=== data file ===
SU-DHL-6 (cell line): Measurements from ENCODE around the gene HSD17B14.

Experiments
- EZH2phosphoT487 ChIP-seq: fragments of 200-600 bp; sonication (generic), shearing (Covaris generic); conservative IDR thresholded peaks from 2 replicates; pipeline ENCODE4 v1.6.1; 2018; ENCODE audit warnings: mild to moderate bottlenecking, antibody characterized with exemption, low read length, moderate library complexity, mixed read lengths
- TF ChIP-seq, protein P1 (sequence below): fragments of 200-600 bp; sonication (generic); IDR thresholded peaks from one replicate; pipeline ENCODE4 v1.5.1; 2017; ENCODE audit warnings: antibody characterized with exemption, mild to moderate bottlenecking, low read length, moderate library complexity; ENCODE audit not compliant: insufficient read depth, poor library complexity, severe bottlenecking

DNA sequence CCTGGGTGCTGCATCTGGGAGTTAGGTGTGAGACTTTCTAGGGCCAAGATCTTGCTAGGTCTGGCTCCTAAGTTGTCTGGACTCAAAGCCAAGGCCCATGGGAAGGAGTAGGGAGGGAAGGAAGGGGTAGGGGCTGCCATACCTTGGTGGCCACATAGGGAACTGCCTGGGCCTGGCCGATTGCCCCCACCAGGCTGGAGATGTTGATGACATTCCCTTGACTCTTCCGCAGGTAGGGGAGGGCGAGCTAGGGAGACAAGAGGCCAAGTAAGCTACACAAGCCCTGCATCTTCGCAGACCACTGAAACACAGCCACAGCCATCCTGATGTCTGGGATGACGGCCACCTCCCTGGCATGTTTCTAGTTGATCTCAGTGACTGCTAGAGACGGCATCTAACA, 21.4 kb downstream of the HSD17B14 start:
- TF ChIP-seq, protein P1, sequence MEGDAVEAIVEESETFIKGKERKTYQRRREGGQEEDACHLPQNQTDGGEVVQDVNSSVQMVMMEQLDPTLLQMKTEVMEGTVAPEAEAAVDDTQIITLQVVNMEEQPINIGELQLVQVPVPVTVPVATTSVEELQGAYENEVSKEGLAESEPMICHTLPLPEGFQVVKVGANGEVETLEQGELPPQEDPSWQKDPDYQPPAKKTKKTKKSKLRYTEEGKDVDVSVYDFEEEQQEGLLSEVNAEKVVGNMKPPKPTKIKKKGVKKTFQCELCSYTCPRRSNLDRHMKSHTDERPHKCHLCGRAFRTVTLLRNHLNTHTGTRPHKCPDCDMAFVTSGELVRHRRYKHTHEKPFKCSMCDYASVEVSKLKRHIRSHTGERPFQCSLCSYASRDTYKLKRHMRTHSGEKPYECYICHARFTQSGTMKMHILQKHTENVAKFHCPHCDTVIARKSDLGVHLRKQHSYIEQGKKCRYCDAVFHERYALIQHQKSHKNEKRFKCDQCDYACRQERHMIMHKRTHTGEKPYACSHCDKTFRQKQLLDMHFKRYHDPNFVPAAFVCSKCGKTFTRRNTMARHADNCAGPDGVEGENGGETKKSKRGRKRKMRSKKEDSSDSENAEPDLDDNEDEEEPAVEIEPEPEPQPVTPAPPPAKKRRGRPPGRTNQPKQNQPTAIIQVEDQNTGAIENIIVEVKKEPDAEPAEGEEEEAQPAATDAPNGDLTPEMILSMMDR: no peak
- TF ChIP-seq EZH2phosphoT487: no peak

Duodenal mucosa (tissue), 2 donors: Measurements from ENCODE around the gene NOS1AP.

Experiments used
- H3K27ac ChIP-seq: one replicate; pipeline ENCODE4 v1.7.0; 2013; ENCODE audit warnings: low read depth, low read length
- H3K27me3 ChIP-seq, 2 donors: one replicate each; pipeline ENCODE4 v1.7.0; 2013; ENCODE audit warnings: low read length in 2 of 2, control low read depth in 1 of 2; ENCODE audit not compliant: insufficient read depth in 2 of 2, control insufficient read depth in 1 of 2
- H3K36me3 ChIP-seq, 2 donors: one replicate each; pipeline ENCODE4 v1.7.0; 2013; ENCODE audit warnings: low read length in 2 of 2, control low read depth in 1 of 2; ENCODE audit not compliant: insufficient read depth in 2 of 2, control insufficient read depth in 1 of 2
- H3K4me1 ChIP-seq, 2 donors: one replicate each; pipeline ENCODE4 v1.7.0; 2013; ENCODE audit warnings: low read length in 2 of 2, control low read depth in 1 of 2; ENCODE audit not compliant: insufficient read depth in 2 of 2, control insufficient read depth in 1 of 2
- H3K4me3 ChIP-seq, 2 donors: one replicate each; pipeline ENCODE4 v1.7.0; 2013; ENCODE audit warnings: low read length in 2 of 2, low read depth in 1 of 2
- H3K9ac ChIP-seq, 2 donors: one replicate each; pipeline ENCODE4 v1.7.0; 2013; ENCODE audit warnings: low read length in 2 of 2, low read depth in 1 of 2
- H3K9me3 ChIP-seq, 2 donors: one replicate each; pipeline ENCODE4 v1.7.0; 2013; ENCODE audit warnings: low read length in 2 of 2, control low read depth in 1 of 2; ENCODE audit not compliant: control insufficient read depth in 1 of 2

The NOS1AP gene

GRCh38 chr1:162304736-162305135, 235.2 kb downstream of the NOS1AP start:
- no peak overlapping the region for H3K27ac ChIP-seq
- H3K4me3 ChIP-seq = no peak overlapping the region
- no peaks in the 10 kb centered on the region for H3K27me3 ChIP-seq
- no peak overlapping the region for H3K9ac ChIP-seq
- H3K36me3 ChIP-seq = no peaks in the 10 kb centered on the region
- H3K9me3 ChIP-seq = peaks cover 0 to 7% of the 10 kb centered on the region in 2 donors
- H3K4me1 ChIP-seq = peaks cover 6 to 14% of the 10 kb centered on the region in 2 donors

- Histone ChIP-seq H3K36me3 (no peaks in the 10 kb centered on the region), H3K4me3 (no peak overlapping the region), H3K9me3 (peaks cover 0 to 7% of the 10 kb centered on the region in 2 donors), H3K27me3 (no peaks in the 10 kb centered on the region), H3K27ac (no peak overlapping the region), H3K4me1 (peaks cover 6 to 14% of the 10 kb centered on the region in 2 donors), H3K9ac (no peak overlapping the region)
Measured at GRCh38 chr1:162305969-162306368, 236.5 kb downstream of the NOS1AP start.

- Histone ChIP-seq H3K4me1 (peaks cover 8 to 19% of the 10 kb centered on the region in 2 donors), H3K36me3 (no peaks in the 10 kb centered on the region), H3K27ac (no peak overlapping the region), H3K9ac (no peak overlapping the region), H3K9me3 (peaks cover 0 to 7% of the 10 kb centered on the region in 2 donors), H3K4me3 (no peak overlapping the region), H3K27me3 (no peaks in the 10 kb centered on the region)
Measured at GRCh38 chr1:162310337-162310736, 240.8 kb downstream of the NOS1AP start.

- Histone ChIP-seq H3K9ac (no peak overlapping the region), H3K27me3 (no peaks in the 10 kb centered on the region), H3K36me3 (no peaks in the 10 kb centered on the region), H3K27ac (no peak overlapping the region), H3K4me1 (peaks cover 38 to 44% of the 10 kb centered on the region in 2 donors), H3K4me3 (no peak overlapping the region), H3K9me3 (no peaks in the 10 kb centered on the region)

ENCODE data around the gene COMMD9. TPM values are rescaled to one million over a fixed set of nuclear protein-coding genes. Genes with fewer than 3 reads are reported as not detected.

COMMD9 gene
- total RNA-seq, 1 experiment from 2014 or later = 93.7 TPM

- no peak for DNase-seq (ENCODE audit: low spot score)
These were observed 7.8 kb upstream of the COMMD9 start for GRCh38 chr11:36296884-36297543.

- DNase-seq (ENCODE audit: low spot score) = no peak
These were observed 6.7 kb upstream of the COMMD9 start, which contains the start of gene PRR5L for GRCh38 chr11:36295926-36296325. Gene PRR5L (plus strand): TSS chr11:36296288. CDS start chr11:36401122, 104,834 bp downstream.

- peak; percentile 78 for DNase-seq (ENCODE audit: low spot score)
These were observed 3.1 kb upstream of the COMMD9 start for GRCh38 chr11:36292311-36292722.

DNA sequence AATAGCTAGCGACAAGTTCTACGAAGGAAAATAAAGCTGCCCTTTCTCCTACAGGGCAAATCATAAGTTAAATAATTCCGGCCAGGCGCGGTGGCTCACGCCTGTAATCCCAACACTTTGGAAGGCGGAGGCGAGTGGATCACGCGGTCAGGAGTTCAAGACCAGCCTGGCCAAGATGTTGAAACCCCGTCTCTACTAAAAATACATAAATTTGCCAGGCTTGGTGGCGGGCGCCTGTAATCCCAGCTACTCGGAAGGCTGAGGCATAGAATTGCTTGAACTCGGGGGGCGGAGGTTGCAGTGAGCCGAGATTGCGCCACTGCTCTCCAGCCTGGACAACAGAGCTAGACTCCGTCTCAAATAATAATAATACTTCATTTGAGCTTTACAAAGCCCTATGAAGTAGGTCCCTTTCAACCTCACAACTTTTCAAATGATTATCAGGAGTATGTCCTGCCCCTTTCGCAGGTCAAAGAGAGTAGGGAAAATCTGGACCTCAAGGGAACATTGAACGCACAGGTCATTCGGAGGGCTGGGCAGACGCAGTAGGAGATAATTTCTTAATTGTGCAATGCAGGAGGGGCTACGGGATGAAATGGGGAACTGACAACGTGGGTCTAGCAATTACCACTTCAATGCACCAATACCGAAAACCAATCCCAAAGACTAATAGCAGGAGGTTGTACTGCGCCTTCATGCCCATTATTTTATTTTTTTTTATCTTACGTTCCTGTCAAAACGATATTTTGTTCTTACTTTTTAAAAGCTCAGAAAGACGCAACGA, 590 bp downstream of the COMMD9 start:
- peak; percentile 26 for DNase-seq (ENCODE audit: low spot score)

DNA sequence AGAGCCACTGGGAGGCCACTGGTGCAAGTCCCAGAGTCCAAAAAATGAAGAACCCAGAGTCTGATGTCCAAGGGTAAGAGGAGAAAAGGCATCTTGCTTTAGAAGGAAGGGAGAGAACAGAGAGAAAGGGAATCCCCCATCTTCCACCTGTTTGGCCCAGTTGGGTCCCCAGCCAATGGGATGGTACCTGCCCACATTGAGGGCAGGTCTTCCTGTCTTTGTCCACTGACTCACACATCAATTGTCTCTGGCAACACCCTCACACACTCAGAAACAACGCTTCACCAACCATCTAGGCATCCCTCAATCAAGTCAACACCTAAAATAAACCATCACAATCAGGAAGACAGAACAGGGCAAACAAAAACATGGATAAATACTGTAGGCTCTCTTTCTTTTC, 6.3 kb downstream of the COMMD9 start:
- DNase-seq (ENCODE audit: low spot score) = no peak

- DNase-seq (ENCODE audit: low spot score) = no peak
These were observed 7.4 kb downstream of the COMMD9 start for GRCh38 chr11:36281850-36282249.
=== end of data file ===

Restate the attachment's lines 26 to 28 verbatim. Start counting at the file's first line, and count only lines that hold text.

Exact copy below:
- Histone ChIP-seq H3K36me3 (no peaks in the 10 kb centered on the region), H3K4me3 (no peak overlapping the region), H3K9me3 (peaks cover 0 to 7% of the 10 kb centered on the region in 2 donors), H3K27me3 (no peaks in the 10 kb centered on the region), H3K27ac (no peak overlapping the region), H3K4me1 (peaks cover 6 to 14% of the 10 kb centered on the region in 2 donors), H3K9ac (no peak overlapping the region)
Measured at GRCh38 chr1:162305969-162306368, 236.5 kb downstream of the NOS1AP start.

- Histone ChIP-seq H3K4me1 (peaks cover 8 to 19% of the 10 kb centered on the region in 2 donors), H3K36me3 (no peaks in the 10 kb centered on the region), H3K27ac (no peak overlapping the region), H3K9ac (no peak overlapping the region), H3K9me3 (peaks cover 0 to 7% of the 10 kb centered on the region in 2 donors), H3K4me3 (no peak overlapping the region), H3K27me3 (no peaks in the 10 kb centered on the region)